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How to refinish 160 year old pine floors

Posted by peacocklady (My Page) on
Tue, Mar 5, 13 at 22:10

We are new owners of a 160 year old farmhouse. We have been pulling up the ugly wall-to-wall carpeting (is there any other kind?). The floors underneath are in decent shape, but have lots of issues. Some areas were painted. Some have paint splatter. Some have greasy looking spots. Colors vary from light to dark, usually dark along the walls, where the area rugs did not cover. I don't mind them looking old, but they need something.

First, how do I tell if they are heart pine or not? Areas where the edges of the boards show or where they are splintered are very red.

Second, how best can I clean up the bad parts. The floor seems a little fragile, so I want to be careful.

Third, would a tung oil finish prevent some of the splintering? I don't mind it looking old, but my family members like to run around barefoot in summer, and I wonder about their safety.

Follow-Up Postings:

RE: How to refinish 160 year old pine floors

Here is one more picture.

RE: How to refinish 160 year old pine floors

Looks like a soft pine (white pine or spruce) therefore getting a commercial drum sander to remove the paint is going to remove a lot of material in a hurry. Then applying a finish like polyurethane, which can only be removed by sanding (again) locks you into a cycle wherein your historic material is carted to the landfill as dust in garbage bags. Within a few cycles, the flooring will be abraded down to the t&g, and effectively ruined.
The good new as I see it is that these floors have not been previously sanded, as they apparently been covered with area rugs and a painted border (a very typical treatment in the 19th century).
There's no reason why you couldn't repeat this, and choose your personal floor paint color, and use a Persian (or a modern rug) of an appropriate size. It would look 100% authentic.
There is an issue of which I must make you aware. Those never-painted central patches are never going to match the wood underneath the painted borders if both of them are stripped down. The bare patches have 160 years more oxidation head start, and will be darker when varnished. Artful (painfully so) staining work can diminish the differences a great deal, as will a flat finish, but this is really an art, and a historic floor specialist (or experienced, determined homeowner who's good at wood finishing, or gets ones self to that point) would need to take charge.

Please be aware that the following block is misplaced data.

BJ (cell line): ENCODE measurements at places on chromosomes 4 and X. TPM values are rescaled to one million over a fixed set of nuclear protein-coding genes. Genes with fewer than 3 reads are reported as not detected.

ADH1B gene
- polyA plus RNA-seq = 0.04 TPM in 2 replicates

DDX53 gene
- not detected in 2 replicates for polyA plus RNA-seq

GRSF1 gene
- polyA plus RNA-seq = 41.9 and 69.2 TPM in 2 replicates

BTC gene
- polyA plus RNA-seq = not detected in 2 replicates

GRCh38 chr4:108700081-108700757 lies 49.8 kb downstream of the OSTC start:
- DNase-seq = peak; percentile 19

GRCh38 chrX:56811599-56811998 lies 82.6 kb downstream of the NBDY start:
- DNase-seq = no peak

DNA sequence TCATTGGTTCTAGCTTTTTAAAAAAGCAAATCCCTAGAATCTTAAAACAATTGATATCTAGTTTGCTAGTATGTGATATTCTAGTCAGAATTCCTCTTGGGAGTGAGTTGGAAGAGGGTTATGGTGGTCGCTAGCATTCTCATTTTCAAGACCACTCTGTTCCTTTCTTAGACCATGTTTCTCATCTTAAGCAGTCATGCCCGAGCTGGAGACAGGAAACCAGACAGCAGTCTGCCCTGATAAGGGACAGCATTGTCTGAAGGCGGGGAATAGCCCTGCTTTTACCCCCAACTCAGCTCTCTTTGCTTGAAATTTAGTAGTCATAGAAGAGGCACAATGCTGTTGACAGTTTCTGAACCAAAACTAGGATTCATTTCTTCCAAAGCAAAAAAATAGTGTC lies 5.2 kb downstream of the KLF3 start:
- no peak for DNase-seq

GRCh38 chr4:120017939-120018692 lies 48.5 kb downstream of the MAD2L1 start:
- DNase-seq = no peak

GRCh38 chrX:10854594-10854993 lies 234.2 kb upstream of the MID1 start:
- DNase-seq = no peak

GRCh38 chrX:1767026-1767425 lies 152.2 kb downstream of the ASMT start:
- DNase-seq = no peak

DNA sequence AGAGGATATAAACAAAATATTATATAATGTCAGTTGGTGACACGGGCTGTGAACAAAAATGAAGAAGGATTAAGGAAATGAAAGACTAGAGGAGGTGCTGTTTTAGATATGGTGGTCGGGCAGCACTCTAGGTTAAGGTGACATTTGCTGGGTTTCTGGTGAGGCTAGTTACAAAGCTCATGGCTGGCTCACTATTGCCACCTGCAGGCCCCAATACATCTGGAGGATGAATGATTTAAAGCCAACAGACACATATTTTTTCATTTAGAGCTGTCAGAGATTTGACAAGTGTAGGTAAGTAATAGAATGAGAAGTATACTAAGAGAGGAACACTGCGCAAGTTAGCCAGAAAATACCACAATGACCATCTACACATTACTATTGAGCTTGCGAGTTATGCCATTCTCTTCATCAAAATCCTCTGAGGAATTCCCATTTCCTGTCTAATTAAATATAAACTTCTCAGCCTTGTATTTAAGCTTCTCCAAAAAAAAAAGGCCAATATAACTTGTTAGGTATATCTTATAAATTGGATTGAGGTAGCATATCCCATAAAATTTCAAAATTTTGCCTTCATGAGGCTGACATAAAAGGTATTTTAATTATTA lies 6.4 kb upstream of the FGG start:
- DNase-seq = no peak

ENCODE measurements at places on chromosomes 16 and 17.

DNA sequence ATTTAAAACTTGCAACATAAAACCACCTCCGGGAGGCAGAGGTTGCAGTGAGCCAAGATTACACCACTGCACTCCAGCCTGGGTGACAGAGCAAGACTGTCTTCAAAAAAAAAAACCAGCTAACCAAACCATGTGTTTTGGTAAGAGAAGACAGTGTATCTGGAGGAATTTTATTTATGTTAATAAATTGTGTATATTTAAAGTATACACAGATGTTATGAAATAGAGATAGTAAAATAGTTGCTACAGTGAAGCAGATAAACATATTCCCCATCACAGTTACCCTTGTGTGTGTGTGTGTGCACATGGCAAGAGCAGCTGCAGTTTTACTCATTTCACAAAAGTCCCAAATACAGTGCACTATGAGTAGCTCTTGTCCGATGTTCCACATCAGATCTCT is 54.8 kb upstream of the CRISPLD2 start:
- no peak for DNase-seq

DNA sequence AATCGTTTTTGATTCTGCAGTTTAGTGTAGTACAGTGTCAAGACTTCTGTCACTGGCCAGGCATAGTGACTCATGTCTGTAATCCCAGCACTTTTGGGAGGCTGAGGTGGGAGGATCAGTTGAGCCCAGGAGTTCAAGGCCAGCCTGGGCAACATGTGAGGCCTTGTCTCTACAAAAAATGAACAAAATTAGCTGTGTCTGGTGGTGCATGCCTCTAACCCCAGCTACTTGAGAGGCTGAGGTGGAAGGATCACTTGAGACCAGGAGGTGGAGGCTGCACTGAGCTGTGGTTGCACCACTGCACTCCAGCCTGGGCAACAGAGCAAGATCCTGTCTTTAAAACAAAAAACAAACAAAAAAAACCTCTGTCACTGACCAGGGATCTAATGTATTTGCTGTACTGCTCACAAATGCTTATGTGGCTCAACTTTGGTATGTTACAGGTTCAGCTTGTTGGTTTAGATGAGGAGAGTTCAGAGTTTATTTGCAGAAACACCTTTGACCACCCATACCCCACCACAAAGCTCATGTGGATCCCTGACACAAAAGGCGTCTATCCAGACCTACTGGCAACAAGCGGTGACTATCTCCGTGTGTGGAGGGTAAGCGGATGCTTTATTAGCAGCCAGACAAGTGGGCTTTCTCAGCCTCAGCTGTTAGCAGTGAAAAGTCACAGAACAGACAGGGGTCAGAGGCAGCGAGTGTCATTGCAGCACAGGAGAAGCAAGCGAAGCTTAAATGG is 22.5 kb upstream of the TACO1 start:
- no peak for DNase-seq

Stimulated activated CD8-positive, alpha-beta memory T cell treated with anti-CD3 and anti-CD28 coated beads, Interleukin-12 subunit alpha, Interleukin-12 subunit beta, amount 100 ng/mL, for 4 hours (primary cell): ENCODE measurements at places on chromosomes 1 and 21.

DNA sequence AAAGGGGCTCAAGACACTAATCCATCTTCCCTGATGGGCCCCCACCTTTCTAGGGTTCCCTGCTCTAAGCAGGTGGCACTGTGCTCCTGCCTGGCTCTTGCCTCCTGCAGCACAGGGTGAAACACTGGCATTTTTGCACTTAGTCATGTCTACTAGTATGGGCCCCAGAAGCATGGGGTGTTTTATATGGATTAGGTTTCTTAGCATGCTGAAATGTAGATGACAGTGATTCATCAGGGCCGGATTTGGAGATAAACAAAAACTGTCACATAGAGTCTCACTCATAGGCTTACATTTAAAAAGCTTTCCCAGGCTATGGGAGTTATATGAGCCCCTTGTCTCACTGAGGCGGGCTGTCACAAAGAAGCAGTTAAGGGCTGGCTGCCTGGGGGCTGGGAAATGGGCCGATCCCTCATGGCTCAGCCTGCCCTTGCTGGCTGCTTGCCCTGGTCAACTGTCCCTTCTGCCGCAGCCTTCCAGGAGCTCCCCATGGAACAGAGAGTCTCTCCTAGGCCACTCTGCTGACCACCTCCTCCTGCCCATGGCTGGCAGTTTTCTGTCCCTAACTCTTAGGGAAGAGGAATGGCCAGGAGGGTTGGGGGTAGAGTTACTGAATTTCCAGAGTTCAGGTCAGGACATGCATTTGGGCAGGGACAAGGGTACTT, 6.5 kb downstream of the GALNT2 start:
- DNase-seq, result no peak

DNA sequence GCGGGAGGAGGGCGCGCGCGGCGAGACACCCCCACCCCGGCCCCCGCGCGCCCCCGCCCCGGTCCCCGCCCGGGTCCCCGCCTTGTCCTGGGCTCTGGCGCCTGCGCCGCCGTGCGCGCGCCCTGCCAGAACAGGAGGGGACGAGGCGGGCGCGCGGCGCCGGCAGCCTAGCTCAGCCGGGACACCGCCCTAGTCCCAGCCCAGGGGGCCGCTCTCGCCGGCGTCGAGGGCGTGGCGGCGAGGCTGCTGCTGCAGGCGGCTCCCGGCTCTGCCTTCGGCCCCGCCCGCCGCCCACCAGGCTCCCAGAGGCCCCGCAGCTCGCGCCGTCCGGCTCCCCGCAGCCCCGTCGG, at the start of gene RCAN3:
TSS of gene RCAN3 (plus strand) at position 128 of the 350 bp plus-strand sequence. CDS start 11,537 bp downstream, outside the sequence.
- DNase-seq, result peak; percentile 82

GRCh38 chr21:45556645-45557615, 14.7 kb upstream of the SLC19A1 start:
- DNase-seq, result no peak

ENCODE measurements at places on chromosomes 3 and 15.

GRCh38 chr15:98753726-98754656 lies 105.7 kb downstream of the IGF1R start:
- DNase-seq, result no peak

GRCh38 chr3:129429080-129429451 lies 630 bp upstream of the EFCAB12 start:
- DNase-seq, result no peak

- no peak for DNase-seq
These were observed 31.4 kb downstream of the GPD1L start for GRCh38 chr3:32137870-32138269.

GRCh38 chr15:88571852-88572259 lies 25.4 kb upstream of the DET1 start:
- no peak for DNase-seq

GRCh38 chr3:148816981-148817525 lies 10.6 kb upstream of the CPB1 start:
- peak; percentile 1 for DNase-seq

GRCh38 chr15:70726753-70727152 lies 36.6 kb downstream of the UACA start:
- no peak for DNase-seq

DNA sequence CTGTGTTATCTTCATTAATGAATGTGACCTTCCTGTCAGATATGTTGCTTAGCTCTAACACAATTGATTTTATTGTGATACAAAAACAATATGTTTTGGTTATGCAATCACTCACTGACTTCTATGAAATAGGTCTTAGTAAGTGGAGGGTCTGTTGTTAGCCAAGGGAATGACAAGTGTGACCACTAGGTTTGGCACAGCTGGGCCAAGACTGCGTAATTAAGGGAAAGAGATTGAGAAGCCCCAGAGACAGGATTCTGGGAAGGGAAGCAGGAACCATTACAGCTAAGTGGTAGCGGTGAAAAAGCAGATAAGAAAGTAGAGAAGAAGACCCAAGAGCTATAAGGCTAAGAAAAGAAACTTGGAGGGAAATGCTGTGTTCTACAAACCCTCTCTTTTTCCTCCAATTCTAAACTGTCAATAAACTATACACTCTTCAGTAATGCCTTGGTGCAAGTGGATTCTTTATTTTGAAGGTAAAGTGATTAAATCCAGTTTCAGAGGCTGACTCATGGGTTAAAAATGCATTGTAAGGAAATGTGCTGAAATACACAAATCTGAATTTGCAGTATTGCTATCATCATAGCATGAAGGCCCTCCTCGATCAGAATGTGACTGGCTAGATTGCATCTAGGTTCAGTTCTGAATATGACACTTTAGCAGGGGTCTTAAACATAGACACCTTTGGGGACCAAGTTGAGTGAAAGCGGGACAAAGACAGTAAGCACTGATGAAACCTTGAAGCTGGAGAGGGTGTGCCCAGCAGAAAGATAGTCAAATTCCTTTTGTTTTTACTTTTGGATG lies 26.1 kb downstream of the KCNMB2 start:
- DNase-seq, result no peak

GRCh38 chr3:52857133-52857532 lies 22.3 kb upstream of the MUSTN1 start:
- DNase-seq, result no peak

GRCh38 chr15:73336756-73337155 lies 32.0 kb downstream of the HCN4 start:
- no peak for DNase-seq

We hand scrape old/historic floors where there is high regard for them or they are nearing the point where the t&g will become exposed. Our hand scraping bears no relationship to the current factory process of intentionally putting scraper tracks into material for the sake of added texture. We are scraping to have total control inch by inch over how much material gets removed, where; to keep material removal to the minimum level to render the floorboards smooth and finish-ready. The scraper gives complete control and can leave an even layer of oxidised wood (patina) that a power-sanding would render very much flatter, but with infinitely varying degrees of patina. With a cupped board, fo instance, a sander will sand the cupping completely out, in the process removing less material at the center (low point of the cup) and greatly more material at the edges, rendering two lighter stripes and a darker center. On wide pine boards this is very pronounced.
This is too long, sorry, here is a pic of one of our scraped-process floors, of wide heart pine, where there had been very bad weathered. sun-faded patches in line with the window, and the 14-16" wide boards would not have withstood drum sanding.
This floor was hand-scraped and finished in Waterlox photo DSC02843.jpg

RE: How to refinish 160 year old pine floors

Where is the house? That helps ID the floor because it's usually a local wood.

Instead of drum sanding, strip the floor with "soy gel". Non-toxic and non-stinky. Then scuff sand with a square "screening sander" (easier to use than a drum sander and chews off way less wood) and apply several coats of an oil finish like Velvet-Oil or Waterlox and see what it looks like.

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